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Family,  Sex & Relationships

Improve Your Co-Parenting Relationship with These Common Sense Tips

Several weeks ago Cortonio and I published, “Single Parents: Is it Better to Have Children outside of Marriage?” where for the first time, we collaborated giving our respective takes on the topic. There were some great comments left by several of our readers who decided to weigh in with their thoughts. One reader in particular ‘Aly’ left a comment that stuck out for me and is also the motivation behind today’s post.  Here is an excerpt of what she had to say:

“Instead of trying to convince people with a bunch of scary statistics that marriage is the best option for a happy, well-adjusted child, it’s time to shift the conversation and take a more progressive approach to relationships and parenting. We should be discussing how couples can be better co-parents, whether or not they’re married or even in a relationship.”

You heard the lady. Lets get it crackin’.
So your relationship is over or perhaps it wasn’t much of one to begin with. Whatever it was or however you care to define it, that relationship produced a child. So where do you go from here? Well, the obvious answer is to continue being parents to your child(ren). Seems simple enough. Piece of cake. Yet, it never really is.

Although your romantic relationship may have been laid to rest, rest you shall not have.  The death of ‘love’ signals the simultaneous birth and presence of a new type of relationship. One that plays by a different set of rules. One that requires getting used to. Her name is co-parenting; and she can be a thing of beauty or a beast depending on the couple involved. For the sake of the children, we want beauty to be her name.

The difference between parenting & co-parenting

“Lets be quite honest, when the relationship is good, you’re simply parents. Its only when sh*t gets is f*cked up that you become ‘co-parents’”. –Mr. SoBo

Like every story, there are two sides to being a parent: The actual act of Parenting and then there is Co-parenting. Each of which carry a unique set of challenges respectively. Confusing? Lemme explain.

Side A, Parenting:  The relationship between a parent and their child. Understanding that everything you do/don’t do, say/don’t say and every decision you make/don’t make will all play a pivotal role in shaping this little person’s personality and who they ultimately become.

Side B, Co-Parenting:  The relationship between parents as they ‘share’ in the responsibility of raising a child together. Basically, it is how well the two of you work together to accomplish side A. What makes co-parenting challenging is that it is often directly tied to the personal relationship you have with each other. This is where things tend to get sticky.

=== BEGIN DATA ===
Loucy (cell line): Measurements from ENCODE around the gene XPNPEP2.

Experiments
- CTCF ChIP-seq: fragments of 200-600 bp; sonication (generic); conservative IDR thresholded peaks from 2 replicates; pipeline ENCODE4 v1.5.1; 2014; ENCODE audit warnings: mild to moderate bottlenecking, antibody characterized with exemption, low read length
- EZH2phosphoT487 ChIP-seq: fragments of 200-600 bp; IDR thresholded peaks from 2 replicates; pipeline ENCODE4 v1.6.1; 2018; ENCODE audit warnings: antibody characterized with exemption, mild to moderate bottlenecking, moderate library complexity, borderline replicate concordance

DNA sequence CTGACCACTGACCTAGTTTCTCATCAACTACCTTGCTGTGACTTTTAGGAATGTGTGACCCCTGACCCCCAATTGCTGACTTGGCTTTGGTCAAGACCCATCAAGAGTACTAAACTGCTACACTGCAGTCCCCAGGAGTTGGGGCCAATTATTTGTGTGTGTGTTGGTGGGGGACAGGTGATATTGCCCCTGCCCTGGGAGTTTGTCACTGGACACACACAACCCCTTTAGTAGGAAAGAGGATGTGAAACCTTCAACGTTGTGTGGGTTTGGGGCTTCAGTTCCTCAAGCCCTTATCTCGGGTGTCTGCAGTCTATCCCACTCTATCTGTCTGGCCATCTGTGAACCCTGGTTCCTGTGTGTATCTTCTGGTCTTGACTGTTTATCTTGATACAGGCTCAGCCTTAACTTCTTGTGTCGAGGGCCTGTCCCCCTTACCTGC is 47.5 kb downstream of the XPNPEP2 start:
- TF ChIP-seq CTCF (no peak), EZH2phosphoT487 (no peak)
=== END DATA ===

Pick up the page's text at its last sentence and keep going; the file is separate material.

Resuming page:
The challenges and solutions to co-parenting

Many allow their personal relationships with one another to interfere with their ability to work together for the betterment of their child. The truth is, there will be disagreements. You will at times be upset with one another. Hell, you may not even get along at all. Whatever the case, properly segregating what occurs in your personal relationship from the responsibility of raising mini me, will foster a better home climate for him/her. After all, there is no good reason why a child’s livelihood should be 100% contingent upon the type of relationship mom and dad have with one another.

So how does one adjust to this relationship change especially when you may no longer be on the greatest of terms? You separate your relationship from your responsibility.

“Segregate your relationship from your responsibility”

Whether you are married, cohabiting with, dating or no longer involved romantically with the person who supplied the other half of your child’s DNA, what matters the most is the quality of life you maintain for your child throughout your relationship’s ups and downs.

“Like it or not, as co-parents, you are partners for life. Not just for 18 years but for LIFE, so long as your child (young or old) draws breath and squats sh*t. Deal with it. Go team co-parents!” – Mr. SoBo

The thing is, liking one another isn’t a prerequisite for great co-parenting. It helps, but isn’t a necessity. Why? Because it aint about you. However, the recipe for great co-parenting lies in communication and even greater co-operation. <–That sounds T-shirt worthy to me. Co-parenting is a partnership. It’s teamwork not friendship. Look at Kobe and Shaq (and they have the championship rings to prove it). Who would have thought cooperation was essential to working together successfully. Ingenious concept right?